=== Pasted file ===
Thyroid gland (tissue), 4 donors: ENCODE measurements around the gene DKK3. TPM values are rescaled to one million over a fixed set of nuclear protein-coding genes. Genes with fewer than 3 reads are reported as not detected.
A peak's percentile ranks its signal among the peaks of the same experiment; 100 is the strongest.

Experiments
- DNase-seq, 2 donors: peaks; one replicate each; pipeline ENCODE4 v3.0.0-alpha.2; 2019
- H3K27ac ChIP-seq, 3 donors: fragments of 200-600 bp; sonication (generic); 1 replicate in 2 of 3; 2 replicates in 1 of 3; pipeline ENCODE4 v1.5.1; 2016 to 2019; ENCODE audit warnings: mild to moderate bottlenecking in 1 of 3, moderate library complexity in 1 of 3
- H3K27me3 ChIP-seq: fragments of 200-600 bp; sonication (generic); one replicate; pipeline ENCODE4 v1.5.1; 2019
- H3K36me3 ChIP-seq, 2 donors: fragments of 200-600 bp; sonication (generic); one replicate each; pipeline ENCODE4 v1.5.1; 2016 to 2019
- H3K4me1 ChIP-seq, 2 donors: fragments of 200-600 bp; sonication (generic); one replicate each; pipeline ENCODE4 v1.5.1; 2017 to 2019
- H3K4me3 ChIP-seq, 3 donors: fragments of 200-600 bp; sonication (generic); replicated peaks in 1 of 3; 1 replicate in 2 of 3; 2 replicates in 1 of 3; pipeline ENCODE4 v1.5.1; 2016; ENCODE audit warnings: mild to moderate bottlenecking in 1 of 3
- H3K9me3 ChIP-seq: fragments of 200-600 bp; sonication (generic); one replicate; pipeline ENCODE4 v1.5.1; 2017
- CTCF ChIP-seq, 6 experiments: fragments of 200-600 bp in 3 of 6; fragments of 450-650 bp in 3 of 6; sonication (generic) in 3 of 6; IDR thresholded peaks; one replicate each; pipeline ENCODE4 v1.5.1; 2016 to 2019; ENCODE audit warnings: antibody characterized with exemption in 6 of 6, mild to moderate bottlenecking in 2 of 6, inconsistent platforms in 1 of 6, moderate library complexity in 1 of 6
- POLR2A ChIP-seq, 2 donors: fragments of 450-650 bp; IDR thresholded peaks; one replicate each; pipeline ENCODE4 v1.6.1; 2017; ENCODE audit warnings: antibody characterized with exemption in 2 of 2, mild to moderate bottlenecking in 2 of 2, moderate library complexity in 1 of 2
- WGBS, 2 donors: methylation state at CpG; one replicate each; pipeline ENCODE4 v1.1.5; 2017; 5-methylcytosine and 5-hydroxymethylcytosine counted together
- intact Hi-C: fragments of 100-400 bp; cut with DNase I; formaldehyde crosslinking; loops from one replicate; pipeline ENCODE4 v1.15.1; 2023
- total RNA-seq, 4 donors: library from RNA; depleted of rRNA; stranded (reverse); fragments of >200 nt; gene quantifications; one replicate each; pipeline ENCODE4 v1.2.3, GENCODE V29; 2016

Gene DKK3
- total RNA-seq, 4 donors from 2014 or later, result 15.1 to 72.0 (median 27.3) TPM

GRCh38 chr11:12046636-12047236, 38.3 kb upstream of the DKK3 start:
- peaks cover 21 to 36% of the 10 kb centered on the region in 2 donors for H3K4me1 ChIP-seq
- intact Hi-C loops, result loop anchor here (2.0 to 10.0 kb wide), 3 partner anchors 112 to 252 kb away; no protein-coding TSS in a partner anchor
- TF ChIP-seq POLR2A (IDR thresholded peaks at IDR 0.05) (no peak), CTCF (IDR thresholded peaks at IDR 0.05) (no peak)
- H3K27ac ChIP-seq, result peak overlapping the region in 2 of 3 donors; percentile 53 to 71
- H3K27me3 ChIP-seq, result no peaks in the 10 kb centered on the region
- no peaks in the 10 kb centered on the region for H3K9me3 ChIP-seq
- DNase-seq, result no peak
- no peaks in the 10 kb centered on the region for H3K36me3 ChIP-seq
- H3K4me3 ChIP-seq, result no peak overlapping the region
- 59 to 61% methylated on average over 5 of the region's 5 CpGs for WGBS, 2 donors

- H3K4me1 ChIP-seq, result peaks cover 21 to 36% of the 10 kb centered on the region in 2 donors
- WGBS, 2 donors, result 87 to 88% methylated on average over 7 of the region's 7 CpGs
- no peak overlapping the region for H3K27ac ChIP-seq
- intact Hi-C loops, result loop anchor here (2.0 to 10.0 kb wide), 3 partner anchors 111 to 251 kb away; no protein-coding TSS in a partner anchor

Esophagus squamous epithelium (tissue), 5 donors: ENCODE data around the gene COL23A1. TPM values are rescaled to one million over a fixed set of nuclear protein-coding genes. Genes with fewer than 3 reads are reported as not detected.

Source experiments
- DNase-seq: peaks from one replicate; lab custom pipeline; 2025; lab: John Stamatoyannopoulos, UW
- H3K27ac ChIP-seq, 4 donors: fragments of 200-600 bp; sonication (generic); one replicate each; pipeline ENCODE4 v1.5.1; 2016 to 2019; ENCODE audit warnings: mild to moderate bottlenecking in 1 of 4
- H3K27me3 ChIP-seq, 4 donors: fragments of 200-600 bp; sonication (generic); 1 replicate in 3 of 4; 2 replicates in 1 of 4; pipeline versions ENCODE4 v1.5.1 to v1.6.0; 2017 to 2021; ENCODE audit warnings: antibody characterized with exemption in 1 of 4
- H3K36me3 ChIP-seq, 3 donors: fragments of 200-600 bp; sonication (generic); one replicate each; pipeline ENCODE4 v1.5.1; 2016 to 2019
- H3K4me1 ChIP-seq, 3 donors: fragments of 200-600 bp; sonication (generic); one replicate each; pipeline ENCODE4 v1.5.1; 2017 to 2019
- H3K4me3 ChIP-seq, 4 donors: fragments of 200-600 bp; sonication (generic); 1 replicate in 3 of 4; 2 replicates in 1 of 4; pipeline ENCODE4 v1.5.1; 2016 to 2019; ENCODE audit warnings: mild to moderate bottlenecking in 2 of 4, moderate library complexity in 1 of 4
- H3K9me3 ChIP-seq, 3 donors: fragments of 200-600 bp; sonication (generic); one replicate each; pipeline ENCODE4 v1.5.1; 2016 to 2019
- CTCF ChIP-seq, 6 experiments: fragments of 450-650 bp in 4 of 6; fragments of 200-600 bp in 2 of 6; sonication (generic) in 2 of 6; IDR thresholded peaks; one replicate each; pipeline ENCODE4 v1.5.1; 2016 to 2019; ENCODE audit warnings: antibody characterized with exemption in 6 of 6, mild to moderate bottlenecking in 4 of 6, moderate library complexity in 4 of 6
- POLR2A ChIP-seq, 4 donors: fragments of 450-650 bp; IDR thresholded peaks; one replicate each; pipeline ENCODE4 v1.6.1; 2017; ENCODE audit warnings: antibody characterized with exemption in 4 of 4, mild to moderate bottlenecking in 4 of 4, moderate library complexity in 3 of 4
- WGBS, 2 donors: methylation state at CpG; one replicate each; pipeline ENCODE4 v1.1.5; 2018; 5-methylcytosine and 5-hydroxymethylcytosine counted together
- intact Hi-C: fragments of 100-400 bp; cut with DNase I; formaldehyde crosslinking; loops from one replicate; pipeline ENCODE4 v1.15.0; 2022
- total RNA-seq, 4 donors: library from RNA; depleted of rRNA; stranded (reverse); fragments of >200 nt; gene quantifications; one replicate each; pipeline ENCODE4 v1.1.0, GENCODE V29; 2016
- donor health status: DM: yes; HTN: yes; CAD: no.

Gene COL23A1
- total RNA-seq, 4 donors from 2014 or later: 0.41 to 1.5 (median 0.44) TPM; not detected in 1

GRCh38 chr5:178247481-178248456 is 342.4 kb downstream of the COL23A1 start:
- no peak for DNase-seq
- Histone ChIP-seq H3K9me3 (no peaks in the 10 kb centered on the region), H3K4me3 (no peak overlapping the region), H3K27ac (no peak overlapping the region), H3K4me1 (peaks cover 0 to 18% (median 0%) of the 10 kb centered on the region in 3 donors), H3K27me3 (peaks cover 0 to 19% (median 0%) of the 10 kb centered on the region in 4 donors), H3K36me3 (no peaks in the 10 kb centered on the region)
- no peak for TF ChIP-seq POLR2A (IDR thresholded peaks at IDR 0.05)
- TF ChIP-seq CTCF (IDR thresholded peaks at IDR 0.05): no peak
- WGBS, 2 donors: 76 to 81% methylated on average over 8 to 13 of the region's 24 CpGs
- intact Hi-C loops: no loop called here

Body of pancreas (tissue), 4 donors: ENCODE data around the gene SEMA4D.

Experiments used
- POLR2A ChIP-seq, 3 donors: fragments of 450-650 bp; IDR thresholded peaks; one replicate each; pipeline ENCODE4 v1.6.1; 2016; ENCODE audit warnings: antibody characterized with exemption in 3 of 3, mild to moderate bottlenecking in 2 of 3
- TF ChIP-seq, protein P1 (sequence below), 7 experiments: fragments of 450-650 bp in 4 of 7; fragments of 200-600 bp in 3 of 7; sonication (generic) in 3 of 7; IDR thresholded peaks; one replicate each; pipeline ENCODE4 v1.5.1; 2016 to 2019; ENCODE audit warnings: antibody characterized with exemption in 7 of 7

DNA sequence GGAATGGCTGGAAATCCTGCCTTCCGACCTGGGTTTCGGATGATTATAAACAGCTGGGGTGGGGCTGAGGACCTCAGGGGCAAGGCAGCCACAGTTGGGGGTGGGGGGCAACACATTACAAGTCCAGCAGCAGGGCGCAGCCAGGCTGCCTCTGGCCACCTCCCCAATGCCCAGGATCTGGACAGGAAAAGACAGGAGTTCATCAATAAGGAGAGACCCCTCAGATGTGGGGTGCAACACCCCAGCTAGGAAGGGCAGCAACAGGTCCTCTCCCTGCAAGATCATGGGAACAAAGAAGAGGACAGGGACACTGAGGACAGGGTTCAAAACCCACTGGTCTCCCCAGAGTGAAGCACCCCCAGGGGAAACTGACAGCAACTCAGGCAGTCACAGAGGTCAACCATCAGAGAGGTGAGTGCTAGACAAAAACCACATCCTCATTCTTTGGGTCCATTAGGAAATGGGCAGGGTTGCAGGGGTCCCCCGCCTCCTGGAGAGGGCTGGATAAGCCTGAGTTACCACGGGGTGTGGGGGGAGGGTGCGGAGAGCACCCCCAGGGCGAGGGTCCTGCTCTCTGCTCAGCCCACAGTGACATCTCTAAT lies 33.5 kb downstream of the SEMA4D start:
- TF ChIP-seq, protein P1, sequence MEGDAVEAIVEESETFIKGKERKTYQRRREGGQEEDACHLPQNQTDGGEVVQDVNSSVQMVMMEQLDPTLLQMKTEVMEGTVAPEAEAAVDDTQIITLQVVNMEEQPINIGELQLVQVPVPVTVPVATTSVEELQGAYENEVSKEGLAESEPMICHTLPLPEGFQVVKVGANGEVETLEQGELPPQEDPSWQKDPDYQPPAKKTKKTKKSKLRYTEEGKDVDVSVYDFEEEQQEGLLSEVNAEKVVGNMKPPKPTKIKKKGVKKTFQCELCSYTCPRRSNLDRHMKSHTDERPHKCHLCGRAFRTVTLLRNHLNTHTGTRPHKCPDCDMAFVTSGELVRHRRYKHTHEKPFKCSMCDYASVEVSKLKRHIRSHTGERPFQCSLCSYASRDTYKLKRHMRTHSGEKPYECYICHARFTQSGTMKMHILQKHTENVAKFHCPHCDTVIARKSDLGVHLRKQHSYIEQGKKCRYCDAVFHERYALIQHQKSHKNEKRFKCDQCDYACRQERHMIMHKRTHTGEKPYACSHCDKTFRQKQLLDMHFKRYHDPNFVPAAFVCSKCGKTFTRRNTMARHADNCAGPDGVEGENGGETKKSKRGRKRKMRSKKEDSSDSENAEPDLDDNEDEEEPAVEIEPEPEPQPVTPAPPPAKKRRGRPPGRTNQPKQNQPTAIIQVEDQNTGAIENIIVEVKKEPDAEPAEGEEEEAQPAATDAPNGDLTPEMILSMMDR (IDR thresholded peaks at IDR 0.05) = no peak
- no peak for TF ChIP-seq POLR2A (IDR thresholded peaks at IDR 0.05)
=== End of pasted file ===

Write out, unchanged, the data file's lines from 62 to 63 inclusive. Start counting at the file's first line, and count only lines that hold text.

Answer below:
- TF ChIP-seq, protein P1, sequence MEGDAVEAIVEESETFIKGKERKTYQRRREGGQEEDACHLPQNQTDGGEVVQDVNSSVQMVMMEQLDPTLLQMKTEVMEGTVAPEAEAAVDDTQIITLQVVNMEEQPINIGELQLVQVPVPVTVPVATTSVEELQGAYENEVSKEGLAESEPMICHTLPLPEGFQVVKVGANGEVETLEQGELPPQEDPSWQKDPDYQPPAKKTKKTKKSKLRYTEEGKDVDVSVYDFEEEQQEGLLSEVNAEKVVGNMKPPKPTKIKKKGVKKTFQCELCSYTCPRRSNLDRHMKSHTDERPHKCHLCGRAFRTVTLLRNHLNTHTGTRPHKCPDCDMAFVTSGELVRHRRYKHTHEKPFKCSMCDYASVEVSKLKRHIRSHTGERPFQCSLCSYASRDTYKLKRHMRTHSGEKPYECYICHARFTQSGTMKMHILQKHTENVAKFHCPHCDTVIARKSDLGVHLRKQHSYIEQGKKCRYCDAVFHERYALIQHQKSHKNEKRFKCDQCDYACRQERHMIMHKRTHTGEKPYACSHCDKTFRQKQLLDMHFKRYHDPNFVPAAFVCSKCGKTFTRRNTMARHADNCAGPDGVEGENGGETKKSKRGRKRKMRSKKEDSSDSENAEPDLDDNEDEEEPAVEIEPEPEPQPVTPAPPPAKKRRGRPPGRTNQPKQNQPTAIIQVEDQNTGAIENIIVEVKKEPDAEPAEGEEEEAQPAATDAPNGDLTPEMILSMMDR (IDR thresholded peaks at IDR 0.05) = no peak
- no peak for TF ChIP-seq POLR2A (IDR thresholded peaks at IDR 0.05)